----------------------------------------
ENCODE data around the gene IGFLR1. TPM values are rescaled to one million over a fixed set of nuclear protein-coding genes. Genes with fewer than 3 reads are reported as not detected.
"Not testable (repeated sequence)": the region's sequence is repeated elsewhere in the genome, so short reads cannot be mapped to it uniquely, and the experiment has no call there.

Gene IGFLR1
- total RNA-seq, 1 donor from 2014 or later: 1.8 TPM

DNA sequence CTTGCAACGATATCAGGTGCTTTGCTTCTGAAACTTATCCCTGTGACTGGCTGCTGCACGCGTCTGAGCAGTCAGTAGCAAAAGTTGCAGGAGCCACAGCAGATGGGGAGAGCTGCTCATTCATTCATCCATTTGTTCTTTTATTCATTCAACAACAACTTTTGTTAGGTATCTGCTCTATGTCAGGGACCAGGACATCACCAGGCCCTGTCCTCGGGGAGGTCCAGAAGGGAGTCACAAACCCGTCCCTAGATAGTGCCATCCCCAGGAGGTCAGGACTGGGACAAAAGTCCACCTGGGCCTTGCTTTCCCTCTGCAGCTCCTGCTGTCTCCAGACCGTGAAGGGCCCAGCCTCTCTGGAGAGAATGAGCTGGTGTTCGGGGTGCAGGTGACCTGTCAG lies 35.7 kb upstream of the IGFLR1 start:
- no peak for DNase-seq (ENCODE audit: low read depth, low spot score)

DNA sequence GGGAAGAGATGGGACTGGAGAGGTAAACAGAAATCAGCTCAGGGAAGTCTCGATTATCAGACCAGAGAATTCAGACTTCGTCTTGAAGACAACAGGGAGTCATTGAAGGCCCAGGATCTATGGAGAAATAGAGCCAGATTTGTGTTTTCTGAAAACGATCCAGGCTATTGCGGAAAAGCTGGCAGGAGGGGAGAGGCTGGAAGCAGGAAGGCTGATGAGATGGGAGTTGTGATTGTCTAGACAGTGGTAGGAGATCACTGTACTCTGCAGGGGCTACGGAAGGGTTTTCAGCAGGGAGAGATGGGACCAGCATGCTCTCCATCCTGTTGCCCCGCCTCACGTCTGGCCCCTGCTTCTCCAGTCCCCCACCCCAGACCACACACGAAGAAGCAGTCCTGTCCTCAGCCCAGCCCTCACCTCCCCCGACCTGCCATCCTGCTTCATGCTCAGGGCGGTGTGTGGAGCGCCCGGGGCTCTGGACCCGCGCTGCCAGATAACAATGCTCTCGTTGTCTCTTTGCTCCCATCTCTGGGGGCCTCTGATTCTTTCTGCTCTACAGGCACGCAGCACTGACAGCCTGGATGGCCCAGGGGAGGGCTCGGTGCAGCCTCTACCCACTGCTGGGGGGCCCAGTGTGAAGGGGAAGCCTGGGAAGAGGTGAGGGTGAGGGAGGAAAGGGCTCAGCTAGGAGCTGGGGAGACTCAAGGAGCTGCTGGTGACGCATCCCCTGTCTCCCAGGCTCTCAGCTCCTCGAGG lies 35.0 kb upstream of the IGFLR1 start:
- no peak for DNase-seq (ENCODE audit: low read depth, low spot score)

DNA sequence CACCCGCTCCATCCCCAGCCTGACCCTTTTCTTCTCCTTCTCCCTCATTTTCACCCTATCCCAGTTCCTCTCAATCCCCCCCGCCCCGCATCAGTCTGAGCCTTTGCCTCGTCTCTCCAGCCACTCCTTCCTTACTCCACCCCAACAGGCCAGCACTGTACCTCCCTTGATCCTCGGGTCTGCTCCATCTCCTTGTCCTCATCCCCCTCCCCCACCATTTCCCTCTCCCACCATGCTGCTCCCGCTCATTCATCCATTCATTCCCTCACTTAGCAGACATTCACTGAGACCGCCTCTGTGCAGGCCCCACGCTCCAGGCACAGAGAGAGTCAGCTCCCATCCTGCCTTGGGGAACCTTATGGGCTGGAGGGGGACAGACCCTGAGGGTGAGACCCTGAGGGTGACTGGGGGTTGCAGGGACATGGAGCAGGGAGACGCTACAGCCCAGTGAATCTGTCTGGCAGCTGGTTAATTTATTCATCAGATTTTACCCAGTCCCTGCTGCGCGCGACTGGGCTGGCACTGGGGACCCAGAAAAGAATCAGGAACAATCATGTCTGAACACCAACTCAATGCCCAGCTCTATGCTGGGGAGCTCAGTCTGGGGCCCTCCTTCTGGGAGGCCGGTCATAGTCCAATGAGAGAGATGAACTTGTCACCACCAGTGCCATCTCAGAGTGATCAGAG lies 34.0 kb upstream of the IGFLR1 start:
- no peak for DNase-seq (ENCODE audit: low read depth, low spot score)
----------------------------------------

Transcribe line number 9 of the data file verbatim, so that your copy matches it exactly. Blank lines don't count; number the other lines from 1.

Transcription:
DNA sequence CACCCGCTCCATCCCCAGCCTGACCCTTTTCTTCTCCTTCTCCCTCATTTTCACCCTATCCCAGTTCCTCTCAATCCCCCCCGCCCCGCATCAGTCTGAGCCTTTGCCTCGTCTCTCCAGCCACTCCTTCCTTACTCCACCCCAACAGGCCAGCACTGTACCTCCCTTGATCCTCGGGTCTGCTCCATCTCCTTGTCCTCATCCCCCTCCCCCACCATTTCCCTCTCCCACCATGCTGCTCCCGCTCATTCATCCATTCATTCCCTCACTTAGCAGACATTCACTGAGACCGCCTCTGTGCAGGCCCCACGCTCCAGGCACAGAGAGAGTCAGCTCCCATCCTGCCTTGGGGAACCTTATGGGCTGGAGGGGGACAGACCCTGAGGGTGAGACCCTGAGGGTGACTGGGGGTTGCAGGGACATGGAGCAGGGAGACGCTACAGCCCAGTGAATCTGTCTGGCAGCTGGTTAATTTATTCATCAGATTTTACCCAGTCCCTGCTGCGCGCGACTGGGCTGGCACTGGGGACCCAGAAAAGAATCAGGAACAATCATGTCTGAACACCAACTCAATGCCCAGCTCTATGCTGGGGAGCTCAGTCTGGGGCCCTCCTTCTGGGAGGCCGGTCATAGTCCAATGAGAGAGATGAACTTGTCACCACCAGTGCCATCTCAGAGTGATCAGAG lies 34.0 kb upstream of the IGFLR1 start: